By / In Technology/ On
Maybe it’s the winter chill, or the end of the fiscal year, but it seems like I’m being asked this question a lot: “I’m working on a great app, but it’s going to be a while before it ships, and my savings are running perilously low. What should I do?” As opposed to deeper existential questions like whether to trade in startup life for spending weekends with your kids, this one is easy: do contract work.
You will be in good company. Many is the famous artist who has to work outside their preferred medium to make it through tight times. Many is the painter who has to paint houses to buy art supplies. Many is the actor who has to wear a chicken suit between acting gigs. Many is the novelist who has to write books to buy alcohol.
Don’t try to work on your app part time. Finish your contract, then get back to your baby. With careful budgeting and a simplified life, you can work for someone else for a few weeks to enable working for yourself for a few months. Make no mistake: this is about compromise. You’re not necessarily doing something you love. You have to have patience that the time you are buying will make up for it.
Don’t limit yourself to the popular platforms. You probably want to spend all your time on iOS or Android, but so does everyone else, and competition for contracts is as fierce as on any app store. On the other hand, new platforms like Microsoft Windows Phone are wide open. Don’t discount “old” platforms, either. You might find them boring, but the money spends the same.
The perception of BlackBerry in particular is a potential goldmine. Their market share numbers are in decline, but in real numbers they still have 70 million subscribers, with some 36 million users in EMEA. They’re active in some lucrative markets, like government and enterprise, and surprising to me, are seen in some markets (like the Netherlands!) as the young person’s alternative to the stodgy executive’s iPhone.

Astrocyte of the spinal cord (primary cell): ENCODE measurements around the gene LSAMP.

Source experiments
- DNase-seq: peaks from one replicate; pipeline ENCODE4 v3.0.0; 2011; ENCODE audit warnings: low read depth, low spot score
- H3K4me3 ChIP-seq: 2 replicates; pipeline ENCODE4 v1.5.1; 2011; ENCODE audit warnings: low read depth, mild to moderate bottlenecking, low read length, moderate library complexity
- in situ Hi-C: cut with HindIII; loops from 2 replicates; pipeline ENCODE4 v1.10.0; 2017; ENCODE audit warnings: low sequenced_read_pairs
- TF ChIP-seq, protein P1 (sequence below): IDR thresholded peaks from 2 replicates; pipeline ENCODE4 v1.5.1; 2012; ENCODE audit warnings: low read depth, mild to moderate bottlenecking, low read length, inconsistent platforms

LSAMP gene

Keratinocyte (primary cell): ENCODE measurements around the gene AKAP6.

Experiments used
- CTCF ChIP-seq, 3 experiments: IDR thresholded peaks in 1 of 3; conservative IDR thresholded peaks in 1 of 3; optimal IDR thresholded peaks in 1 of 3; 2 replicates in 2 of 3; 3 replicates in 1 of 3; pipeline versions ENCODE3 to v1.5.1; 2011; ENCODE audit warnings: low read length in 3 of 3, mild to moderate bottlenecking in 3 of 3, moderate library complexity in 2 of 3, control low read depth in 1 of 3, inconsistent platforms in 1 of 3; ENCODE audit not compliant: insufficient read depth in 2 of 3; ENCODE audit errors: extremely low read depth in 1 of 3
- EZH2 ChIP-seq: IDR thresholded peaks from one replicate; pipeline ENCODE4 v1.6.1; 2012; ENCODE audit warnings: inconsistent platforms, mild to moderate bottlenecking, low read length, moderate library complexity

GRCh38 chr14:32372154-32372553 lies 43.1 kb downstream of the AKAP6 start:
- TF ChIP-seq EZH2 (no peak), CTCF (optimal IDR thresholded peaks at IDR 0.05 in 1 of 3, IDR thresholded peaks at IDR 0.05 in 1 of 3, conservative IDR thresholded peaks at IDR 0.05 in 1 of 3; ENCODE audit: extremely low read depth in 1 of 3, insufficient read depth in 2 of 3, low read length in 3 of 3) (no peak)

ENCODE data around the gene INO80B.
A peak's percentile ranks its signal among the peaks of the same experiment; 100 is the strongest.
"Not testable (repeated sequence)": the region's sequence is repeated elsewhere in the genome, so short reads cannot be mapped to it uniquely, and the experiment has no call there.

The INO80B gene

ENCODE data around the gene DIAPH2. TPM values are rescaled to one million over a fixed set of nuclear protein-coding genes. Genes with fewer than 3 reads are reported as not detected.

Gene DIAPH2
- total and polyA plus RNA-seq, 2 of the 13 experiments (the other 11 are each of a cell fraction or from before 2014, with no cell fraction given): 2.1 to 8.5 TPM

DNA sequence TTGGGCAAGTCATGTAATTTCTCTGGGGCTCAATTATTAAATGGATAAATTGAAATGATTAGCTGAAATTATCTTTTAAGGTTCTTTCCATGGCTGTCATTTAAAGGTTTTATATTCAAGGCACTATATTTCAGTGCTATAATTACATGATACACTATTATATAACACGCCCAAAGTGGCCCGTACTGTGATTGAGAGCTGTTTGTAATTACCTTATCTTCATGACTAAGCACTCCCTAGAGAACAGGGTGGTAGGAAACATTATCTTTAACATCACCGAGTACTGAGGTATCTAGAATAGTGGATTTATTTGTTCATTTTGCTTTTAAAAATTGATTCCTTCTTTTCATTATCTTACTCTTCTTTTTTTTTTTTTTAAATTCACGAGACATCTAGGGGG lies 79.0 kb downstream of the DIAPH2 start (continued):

Their users have money, their bosses have money, and RIM itself still has a little bit of money, which it’s willing to spend on you. Providers of sparkly platforms have little incentive to treat their developers as well as providers of platforms like BlackBerry.
Look at the upcoming BlackBerry DevCon Europe. Yes, it’s not the most beautiful site in the world, but look past that at the actual numbers. Not only is it a cheap conference at €350 (€250 early bird, although that ends tomorrow), but look at the other stuff on that page.
You get free hardware, which might not be too exciting for a hardcore gearhead like yourself, but don’t think of it that way. Think of it this way: if I’m going to a BlackBerry conference it’s because I want to make money making BlackBerry apps. The hardware ensures I can, which looks suspiciously like someone actually stopped to think of my expectations.
I’m impressed that they have tools inline to help potential attendees plan budgets and convince their bosses of the value of their attendance. That really says something about understanding the experience of someone trying to get to this show. I am even more impressed that they offer a €90 guest pass so you can bring a date to the receptions and parties.
This is RIM ahead of the curve. I am convinced that enabling people to bring their partners to tech conferences is key to increasing diversity in our field. It not only reduces the testosterone and nerdiness levels in the atmosphere, it reduces the potential for the kind of sexist misbehavior that marred last year’s conference season.
A good friend of mine once said something like, RIM is in trouble, but RIM is not stupid. When they come to Appsterdam and tell me they’re betting on App Makers, I realize that he’s right.
“Ask and ye shall receive” bonus: RIM is offering Appsterdammers 50% off admission to BlackBerry DevCon Europe with the promo code DSTET0.